Involving Communities in Deliberation : A Study of Three Citizens’ Juries on Onshore Wind Farms in Scotland

Roberts, Jennifer and Escobar, Oliver (2015) Involving Communities in Deliberation : A Study of Three Citizens’ Juries on Onshore Wind Farms in Scotland. [Report]

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Abstract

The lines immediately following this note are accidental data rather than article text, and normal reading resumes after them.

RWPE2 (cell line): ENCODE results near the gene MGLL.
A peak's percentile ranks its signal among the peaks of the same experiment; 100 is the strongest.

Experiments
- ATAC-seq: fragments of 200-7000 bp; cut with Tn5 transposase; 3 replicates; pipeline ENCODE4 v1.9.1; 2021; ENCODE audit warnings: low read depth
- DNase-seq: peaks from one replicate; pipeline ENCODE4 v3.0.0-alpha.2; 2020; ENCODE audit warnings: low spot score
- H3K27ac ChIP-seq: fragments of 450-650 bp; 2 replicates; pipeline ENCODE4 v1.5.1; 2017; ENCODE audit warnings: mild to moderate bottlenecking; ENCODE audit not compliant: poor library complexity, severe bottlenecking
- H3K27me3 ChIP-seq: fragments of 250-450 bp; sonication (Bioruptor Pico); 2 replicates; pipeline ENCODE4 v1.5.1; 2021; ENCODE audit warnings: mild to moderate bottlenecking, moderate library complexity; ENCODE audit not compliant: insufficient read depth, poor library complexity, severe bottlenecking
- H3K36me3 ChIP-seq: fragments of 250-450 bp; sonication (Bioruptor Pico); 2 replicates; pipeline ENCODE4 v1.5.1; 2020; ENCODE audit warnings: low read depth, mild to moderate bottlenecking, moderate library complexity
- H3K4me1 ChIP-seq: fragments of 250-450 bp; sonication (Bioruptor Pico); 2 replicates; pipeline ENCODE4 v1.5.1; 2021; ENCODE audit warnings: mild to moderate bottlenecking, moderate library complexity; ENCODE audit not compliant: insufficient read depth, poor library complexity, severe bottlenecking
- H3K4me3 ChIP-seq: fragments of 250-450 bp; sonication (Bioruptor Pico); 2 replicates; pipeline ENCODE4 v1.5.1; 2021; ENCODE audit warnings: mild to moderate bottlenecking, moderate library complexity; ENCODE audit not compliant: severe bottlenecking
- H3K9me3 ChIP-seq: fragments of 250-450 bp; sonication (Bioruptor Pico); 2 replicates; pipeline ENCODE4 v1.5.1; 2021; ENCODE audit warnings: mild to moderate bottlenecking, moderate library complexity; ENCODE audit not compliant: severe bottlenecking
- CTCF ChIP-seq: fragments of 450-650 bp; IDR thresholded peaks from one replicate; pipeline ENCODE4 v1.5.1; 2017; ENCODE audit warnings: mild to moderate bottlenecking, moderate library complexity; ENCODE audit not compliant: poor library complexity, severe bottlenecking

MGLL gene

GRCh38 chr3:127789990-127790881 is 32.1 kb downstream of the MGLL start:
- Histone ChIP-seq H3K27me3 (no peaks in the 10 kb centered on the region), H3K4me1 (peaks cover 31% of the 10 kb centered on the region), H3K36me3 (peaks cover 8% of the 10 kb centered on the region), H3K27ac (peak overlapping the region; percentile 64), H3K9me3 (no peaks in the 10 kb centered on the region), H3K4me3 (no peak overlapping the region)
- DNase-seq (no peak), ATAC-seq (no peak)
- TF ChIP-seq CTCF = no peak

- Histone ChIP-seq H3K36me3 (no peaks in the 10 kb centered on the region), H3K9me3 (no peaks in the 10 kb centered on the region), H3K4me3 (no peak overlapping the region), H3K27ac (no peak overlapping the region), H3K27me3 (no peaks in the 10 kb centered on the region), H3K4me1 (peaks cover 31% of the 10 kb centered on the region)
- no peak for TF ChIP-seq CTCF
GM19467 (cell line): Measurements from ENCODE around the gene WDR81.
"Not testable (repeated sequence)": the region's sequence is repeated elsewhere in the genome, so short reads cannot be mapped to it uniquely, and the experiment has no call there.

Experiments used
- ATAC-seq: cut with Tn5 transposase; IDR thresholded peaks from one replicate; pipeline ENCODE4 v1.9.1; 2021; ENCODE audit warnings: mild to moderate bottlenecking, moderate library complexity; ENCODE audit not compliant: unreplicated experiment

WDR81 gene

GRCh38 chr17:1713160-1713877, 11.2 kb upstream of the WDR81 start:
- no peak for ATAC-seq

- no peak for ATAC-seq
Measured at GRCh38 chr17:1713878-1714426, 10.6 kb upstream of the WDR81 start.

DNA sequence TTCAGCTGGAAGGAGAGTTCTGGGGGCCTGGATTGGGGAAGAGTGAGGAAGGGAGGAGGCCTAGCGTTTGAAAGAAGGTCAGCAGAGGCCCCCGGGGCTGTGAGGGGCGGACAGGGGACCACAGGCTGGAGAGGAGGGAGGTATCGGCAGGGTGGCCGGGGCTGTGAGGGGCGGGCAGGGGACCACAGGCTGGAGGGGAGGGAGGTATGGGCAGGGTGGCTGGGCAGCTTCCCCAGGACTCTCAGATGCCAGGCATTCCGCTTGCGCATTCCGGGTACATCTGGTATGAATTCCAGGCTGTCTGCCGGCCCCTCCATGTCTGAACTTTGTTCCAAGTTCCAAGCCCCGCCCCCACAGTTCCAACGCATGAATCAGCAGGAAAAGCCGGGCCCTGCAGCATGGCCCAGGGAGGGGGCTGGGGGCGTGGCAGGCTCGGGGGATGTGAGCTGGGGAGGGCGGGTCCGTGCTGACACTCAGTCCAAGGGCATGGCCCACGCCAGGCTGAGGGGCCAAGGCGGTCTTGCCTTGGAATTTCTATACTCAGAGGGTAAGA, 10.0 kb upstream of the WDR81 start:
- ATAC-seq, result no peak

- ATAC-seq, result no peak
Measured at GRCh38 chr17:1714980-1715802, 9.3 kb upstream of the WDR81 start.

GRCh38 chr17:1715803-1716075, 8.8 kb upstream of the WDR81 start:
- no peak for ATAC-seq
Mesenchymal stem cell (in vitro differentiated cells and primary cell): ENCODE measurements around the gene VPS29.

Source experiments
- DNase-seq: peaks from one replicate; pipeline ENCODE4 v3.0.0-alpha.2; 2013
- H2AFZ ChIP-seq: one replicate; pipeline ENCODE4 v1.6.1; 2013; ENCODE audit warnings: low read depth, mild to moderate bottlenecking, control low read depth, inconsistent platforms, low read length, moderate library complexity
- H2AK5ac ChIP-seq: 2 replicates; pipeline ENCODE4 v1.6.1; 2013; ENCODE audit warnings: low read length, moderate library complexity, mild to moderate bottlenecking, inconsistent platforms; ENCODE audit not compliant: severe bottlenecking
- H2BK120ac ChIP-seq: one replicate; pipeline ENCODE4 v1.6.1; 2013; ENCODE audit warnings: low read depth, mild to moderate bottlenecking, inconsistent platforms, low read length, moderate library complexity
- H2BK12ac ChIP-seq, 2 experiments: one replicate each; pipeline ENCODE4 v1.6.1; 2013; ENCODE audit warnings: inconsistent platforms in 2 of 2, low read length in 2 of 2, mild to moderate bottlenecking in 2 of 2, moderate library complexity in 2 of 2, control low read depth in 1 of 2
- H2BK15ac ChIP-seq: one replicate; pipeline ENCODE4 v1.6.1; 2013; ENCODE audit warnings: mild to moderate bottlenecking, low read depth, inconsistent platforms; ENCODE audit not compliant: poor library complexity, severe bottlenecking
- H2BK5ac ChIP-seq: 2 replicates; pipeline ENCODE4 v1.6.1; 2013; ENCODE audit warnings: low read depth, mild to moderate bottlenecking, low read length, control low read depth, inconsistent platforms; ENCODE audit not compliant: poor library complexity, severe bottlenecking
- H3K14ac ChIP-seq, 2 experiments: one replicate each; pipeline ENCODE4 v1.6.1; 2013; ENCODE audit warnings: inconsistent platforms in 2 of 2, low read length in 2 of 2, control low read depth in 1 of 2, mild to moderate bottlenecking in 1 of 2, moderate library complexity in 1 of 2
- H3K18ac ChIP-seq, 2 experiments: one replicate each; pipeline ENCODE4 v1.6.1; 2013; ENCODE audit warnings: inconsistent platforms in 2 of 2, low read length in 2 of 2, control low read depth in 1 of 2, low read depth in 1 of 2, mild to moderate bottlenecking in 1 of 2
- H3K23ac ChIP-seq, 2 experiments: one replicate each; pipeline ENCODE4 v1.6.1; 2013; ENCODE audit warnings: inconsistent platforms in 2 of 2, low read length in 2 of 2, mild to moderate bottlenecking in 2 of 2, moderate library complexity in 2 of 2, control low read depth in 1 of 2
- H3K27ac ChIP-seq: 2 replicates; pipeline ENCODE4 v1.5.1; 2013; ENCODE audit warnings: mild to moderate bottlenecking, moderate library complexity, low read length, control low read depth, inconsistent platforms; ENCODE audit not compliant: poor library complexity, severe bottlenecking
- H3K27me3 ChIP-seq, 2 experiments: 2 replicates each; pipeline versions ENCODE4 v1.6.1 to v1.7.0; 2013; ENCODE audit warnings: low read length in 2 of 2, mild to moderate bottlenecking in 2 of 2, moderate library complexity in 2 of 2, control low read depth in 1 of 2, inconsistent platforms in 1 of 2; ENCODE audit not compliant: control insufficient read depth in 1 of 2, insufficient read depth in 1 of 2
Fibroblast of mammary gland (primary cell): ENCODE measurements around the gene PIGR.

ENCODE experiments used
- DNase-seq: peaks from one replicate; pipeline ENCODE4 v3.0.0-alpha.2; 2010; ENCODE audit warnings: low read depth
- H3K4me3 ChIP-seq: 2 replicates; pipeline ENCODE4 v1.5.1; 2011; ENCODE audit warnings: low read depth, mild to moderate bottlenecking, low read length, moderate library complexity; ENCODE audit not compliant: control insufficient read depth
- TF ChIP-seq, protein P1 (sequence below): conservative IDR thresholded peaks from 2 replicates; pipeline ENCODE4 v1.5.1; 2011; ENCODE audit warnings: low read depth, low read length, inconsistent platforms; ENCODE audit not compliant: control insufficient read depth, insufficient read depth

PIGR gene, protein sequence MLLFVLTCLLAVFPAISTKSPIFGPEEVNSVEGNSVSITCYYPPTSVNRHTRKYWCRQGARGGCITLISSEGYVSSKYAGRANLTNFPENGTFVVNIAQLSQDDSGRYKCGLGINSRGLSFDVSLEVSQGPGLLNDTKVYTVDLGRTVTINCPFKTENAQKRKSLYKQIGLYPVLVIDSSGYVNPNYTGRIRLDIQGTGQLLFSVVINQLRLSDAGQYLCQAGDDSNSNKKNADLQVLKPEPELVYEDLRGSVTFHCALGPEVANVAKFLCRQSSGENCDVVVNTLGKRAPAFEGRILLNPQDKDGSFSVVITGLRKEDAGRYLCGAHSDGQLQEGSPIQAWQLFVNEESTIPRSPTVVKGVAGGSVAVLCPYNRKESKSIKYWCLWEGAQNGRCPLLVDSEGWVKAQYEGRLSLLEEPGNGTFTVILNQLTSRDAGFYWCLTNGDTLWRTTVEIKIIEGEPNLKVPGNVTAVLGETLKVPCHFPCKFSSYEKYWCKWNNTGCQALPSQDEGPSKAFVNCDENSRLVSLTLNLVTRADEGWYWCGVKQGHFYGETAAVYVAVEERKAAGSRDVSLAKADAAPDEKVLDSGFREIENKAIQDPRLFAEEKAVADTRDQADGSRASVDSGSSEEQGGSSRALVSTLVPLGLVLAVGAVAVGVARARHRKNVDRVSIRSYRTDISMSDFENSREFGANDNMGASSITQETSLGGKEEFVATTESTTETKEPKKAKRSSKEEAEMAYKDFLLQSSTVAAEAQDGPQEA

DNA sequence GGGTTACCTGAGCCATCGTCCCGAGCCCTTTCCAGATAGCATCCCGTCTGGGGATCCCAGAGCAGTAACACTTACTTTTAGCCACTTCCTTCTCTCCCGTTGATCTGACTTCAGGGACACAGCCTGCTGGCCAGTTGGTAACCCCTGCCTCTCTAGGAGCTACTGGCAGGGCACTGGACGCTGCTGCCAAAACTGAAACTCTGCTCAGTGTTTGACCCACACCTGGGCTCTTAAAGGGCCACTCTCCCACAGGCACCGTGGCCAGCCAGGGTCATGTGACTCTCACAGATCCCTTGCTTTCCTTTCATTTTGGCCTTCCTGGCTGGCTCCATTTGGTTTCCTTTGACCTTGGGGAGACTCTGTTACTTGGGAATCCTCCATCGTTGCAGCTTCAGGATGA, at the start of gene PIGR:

This is one the most comprehensive studies of citizens' juries conducted to date. The unique project entailed, for the first time, three citizens' juries addressing the same task in different locations, and the research combined five sources of data to provide an in-depth account of the deliberative process and its outcomes. The deliberative approach used in citizens' juries gives voice to the diversity of views that often exists around controversial policy areas. Deliberative processes are particularly valuable because rather than simply expressing their views, participants are encouraged to develop, scrutinise, justify and re-examine those views in light of evidence and arguments presented by others. As such, deliberative engagement is particularly suitable for topics characterised by complexity, conflicting views and values, competing interests, and contested evidence. Scottish Planning Policy emphasises the importance of public engagement, requiring that it should be early, meaningful and proportionate. However, to date, deliberative engagement has not been actively used to inform planning policy or decisions in Scotland. This project focussed on onshore wind farm development, and was designed to offer insight into key dynamics in citizen participation and public deliberation – rather than to inform decision-making. This report provides the policy and practice community with practical advice about organising and facilitating deliberative public engagement in support of decision-making. It explores how citizens' knowledge and perspectives evolve during the process. It presents a picture of what the jurors decided matters most to them about wind farm development. It analyses whether three juries, addressing the same topic under similar conditions, generate different outcomes. And it explores the potential role of citizens' juries in and decision-making.